Though Hughes said he loves the new white uniforms, the all black look is still his favorite uniform combination.
“You can never go wrong with it,” he said.
Morton’s favorite uniform is the more traditional look that Ohio wore in its win at Penn State.
“My favorite has to be the new white uniforms, hands down,” Basham said. “[I] love ‘em. They look good and they fit well.”
Overall, the entire squad is very happy with the new gear, and they like its fit.
With four jerseys, four pairs of pants and three helmets the Bobcats have a lot of options to choose from before they suit up on game day. Of the 48 possible combinations, Morton said the team has worn eight different combinations. Those eight looks are what the decision-makers are pleased with and what Solich has approved.
Morton and Grooms decide long before the season what the ‘Cats will wear for every game. Both men put together a uniform schedule – from the helmet down to the socks – as early as June.
“We sit down with Coach Solich to get his input [because] he obviously has final say on everything,” Morton said. “He is pretty in-tune with what the guys want and he knows Jason and I are as well. He gives us a lot of freedom.”
According to Morton and the players, the multiple uniforms that occupy every player’s locker do a lot for the program.
“I think it says that we’re committed to taking care of our student-athletes, making sure that they are in the top materials and products year in and year out,” Morton said.
Hughes believes that the new uniforms show the positive direction in which Ohio Football is moving. He says winning has been coupled with better funding. Most importantly, the players are seeing their hard work paid off with wins, but also new uniforms.
“It’s like a payday for us,” Hughes said. “It’s the start of something new and it’s something that we like, so it makes us play harder.”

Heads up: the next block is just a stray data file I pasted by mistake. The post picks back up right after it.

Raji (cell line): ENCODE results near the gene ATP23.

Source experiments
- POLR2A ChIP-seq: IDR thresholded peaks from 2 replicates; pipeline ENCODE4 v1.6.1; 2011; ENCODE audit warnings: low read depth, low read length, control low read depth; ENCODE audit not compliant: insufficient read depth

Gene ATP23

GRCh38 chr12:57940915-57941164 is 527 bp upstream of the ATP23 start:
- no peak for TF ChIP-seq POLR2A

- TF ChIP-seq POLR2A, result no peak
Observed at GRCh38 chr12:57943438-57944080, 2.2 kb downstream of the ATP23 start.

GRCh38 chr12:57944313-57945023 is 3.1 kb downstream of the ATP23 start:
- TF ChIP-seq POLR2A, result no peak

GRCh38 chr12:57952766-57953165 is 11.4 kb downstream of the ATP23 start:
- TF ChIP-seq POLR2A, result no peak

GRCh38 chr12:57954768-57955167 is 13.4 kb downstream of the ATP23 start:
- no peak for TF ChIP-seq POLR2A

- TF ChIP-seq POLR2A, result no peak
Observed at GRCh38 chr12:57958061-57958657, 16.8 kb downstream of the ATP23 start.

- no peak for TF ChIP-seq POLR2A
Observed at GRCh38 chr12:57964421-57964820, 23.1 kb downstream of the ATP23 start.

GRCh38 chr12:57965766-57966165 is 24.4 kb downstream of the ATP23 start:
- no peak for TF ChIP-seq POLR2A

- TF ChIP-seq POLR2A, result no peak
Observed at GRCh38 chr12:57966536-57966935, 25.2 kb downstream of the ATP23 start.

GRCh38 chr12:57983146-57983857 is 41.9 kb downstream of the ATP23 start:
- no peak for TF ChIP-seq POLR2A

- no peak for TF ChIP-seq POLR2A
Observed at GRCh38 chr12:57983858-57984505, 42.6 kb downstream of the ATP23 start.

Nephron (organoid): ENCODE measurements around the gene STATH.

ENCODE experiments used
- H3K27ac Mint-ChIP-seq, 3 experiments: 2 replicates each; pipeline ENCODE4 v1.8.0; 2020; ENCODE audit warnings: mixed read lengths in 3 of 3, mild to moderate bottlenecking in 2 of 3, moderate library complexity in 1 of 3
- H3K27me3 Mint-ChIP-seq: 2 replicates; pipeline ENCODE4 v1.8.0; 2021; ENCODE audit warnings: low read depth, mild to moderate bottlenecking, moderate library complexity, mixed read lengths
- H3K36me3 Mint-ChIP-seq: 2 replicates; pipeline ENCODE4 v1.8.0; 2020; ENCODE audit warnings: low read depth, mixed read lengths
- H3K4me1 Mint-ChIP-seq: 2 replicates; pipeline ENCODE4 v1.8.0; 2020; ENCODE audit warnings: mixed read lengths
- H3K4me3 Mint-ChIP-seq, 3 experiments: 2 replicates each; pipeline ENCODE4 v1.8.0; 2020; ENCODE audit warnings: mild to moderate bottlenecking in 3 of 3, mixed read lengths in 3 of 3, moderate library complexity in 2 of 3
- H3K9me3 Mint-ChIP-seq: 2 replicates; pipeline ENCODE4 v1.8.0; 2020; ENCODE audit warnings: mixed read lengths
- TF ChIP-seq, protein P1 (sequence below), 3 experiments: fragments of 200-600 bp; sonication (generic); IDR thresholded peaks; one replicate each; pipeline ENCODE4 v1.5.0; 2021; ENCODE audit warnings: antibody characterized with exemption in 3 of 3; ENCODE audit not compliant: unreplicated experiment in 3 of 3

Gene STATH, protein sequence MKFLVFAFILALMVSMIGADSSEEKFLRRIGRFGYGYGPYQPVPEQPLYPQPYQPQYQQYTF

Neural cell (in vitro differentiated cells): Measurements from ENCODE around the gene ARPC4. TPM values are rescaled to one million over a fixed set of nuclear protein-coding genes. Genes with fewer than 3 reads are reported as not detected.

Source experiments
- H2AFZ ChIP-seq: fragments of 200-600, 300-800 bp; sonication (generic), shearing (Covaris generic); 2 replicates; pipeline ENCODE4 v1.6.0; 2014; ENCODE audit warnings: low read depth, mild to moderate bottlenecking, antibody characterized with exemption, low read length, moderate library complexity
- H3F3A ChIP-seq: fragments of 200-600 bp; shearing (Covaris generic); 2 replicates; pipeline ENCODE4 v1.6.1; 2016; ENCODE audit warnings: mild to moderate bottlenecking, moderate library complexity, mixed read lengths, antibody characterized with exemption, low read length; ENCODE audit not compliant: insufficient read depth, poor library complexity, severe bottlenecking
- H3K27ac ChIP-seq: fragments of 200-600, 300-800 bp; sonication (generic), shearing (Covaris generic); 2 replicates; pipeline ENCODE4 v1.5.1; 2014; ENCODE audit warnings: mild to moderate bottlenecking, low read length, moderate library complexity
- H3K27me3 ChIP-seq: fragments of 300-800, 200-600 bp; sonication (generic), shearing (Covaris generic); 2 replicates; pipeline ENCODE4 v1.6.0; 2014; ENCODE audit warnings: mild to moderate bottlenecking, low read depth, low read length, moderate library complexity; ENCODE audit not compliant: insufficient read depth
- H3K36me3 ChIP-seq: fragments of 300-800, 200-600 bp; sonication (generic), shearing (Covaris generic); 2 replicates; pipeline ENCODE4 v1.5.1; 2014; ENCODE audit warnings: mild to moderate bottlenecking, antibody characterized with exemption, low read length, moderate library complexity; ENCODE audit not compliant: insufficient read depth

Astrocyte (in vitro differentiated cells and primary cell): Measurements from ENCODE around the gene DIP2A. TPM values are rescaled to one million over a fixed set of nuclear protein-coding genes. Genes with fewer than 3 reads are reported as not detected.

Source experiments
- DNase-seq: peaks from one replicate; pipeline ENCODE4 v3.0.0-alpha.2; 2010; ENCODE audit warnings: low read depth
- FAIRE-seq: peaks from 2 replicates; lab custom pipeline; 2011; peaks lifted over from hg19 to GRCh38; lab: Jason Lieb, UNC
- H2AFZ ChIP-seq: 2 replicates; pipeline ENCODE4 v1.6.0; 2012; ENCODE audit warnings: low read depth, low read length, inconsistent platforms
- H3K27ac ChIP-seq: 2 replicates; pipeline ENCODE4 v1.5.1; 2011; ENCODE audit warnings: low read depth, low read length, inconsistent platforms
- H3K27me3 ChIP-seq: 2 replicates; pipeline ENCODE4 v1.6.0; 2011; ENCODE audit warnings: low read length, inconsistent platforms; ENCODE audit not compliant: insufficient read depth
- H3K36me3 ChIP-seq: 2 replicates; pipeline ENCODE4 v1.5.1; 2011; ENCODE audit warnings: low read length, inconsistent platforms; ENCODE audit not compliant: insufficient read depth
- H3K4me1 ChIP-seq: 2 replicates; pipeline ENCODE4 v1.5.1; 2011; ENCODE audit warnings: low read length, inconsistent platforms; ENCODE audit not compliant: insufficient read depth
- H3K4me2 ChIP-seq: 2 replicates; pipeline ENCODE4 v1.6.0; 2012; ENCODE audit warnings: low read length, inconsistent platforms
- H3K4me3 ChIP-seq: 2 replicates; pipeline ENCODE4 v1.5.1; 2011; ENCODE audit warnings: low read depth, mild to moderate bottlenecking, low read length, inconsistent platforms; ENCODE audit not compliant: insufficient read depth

Basham agrees with the notion that new uniforms boost performance on the field.
“Look good, play good,” he said. “When you look good you’ve got to play twice as good as you look.”
Uniforms even help the Bobcats off the field, especially on the recruiting trail.
“The more jerseys you have the better,” Hughes said. “Players want to wear stuff like that. Every young player wants to look good on the field. It makes them feel better and comfortable. That’s what brings people in. I promise these jerseys are going to attract [recruits’] eyes. I guarantee that.”
When the black uniforms were revealed to the team two years ago, the players’ reactions were caught on film. Soon after, the reaction went viral and thousands saw the Bobcats’ jubilation. Morton believes the video, in a way, introduced Ohio Football to the rest of the nation and prospective recruits. Basham was one of those recruits.
“Before I committed here I saw the video and that really hyped me up, just seeing [their] excitement,” he said.
As beneficial as uniforms can be, Morton says the most important benefit is much simpler.
“The bottom-line is it’s fun,” he said. “I think that’s the thing that gets lost in all of this. It’s fun. People can see the energy that it gives the student athletes, the coaches, and even us. And then the fans get excited. That’s what it’s all about. It’s about creating energy and I feel that our game days are great. Our atmosphere is great and I feel like this is just one more piece of that.”
Morton says the next step for the new white uniforms should be implementing them into the uniform rotation. He says fans should expect to see them again this season.
Fans can catch what the Bobcats will wear next when they travel to Buffalo to take on the Bulls (6-2, 4-0) on Nov. 5 at 8 p.m. The showdown for first place in the MAC East will be broadcasted on ESPN2.